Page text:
Again, no patching, Backups, mandatory installations or maintenance what so ever. One main console from which IT can manage and provision all desktops. Applications can be added / installed (by IT, not by the user) and all other changes made by users are all persistent as well, I guess you can make it as simple or complex as you like. If it’s more flexibility and or manageability that you need then this might not be the right solution for you, have a look at Azure, use Amazon Web Services in another way or just keep your datacenter on-premises instead. Note that when using WorkSpaces you can bring in your own software licenses as well.

According to Amazon, you can provision up to 5 machines at a time and it will take up to 20 minutes to complete the process. Once IT is done, you’ll users will receive an email providing you with a registration code and a link to the client download. Download the client to your device, enter the registration code, and start using your WorkSpace. Of course it’s still in a preview state, well sort of, but even it wasn’t, with these kinds of numbers I think it’s safe to state that it isn’t enterprise ready, at least for now. I haven’t tried it myself nor have I spoken to anyone who has and perhaps disappointment is right around the corner, but for me it’s the thought and concept that counts, so yes, you could say that I’m a fan (already). Just keep in mind that it’s not for everybody, the business case needs to ‘fit’. But then again, it’s never going to be a 100% match no matter what you implement,

2008 vs 2012

Using WorkSpaces you’re bound to the default Hosted Shared Desktop based on Windows Server 2008 R2, no Server 2012 support for now (it’s still multi-tenant). Although with Azure you’ll still need to build up, configure and manage the whole infrastructure yourself (you won’t have to invest in any hardware though) you do have the option to go with Windows Server 2012, or 2012 R2 even, if that’s what you need. A small advantage perhaps, I guess it all depends on the use case you’re presented with.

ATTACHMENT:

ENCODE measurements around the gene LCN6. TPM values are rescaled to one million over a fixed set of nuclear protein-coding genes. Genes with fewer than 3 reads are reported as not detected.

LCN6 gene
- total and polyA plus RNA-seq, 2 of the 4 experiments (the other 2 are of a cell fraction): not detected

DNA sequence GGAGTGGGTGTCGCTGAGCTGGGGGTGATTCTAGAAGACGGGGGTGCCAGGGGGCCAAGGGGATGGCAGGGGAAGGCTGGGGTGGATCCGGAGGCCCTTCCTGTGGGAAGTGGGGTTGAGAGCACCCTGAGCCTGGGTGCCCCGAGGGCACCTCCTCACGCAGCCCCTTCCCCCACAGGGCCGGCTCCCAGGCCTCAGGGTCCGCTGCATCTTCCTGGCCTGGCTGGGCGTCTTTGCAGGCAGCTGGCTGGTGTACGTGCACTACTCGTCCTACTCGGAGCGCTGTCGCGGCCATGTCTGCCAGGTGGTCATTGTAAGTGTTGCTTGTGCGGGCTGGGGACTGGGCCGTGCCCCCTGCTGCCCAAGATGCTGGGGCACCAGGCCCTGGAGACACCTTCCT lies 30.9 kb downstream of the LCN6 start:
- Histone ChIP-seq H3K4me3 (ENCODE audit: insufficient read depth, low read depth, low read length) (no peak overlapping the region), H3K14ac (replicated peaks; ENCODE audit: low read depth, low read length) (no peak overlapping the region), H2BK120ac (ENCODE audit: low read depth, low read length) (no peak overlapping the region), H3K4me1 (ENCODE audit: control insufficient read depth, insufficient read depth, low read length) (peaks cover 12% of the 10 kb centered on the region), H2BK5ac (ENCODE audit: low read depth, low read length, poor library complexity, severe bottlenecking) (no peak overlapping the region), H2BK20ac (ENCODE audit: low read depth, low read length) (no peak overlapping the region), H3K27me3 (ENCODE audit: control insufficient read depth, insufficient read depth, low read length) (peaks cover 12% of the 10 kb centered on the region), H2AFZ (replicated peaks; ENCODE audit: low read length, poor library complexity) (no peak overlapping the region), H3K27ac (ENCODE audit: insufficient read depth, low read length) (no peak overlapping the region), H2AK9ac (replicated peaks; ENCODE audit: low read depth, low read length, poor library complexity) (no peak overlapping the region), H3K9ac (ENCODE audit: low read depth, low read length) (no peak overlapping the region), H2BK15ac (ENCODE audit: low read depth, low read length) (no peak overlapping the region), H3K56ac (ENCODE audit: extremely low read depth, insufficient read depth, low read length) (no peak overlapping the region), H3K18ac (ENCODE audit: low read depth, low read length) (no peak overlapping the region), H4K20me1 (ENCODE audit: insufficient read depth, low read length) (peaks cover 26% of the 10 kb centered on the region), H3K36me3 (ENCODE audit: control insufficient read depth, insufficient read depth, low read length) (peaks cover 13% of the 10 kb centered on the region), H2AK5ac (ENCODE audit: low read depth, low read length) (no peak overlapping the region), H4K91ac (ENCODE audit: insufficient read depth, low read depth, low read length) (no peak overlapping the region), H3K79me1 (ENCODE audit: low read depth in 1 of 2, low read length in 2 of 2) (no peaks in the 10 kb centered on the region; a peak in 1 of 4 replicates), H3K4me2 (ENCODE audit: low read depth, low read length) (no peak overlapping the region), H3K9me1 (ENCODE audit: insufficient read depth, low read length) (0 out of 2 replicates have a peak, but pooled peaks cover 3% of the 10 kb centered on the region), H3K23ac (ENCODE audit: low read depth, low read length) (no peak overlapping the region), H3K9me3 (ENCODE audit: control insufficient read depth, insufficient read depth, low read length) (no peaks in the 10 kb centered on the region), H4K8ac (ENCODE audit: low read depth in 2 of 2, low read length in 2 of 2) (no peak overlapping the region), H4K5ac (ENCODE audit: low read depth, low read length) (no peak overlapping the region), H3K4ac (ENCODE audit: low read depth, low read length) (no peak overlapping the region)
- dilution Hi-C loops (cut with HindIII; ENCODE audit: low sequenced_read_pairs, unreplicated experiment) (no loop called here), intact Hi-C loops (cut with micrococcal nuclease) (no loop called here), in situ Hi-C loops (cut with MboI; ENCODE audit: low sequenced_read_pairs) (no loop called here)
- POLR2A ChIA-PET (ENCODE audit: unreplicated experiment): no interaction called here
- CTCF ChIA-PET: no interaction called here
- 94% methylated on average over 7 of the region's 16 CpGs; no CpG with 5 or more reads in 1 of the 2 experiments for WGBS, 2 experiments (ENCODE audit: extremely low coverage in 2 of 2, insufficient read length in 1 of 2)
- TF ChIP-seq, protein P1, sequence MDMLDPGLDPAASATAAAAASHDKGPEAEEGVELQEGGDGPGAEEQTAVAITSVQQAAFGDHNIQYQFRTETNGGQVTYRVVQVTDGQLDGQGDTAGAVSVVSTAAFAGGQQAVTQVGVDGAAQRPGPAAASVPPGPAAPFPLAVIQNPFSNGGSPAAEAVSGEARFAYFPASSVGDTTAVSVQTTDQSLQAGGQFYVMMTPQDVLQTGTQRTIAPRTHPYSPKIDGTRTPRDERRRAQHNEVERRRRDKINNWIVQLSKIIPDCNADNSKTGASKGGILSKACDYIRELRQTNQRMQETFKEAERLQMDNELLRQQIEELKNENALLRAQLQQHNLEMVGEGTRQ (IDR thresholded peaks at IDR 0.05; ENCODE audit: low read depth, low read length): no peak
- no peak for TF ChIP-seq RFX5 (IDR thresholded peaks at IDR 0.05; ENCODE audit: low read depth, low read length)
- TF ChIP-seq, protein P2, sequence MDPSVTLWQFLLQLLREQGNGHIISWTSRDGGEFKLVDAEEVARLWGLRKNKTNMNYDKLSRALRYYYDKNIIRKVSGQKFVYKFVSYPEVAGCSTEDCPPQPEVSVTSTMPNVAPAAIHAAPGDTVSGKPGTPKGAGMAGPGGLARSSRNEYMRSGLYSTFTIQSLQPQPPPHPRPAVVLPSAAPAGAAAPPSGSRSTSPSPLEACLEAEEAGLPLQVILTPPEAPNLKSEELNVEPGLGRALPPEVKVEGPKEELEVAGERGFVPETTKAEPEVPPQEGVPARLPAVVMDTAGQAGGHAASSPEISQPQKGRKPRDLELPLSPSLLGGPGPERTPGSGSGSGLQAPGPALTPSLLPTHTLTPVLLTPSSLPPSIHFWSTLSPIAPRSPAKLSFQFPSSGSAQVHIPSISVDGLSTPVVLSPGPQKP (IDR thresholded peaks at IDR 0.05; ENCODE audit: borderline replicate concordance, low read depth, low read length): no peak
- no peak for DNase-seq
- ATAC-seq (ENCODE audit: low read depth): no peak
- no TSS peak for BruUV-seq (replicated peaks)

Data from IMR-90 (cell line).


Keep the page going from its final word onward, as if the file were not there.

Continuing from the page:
So what really happens?

When you provision your ‘desktops’ from WorkSpaces, here’s what happens: A Virtual Private Cloud (VPC) is created as part of the setup process. The VPC can be connected to an on-premises network using a secure VPN connection to allow access to an existing Active Directory and other intranet resources. WorkSpaces run on Amazon EC2 instances hosted within the VPC. Communication between EC2 and the client is managed by the PCoIP (PC-over-IP) protocol. The client connection must allow TCP and UDP connections on port 4172, along with TCP connections on port 443. Persistent storage is backed up to Amazon S3 on a regular and frequent basis. Have a look here as well, it’s the Amazon Web Services Blog which I also used as a reference.

A small note on licenses

Here’s a statement from one of my previous blogs: It all comes down to licensing. This is what Microsoft has to say with regards to client operating systems on cloud hosting platforms: Multi-tenant hosting is restricted in the Product Use Rights of Windows Clients, such as Windows 7 or Windows 8. Windows Client Desktops are not available on either Windows Azure or on any other Service Provider such as Amazon or Rackspace. Give it up already! You can read more about the Microsoft Product Use Rights here.

Conclusion

With the announcement of Amazon WorkSpaces DaaS is again one step closer to global exception. With Amazon leading the pack, at least at the moment, chances will increase that this will actually happen. Their, size, influence and overall presence is impressive to say the least, that must count for something, right? I think a lot will also depend on Microsoft’s move when it comes to Client OS licensing and their ‘secret’ Mohoro DaaS (give it a Google) project. Also, with VMware’s acquisition of Desktone I’m curious what their next step will be, and I guess the same can be thought of Citrix as well. To be continued…

Bas van Kaam ©

Reference materials used: Amazon.com, Google.com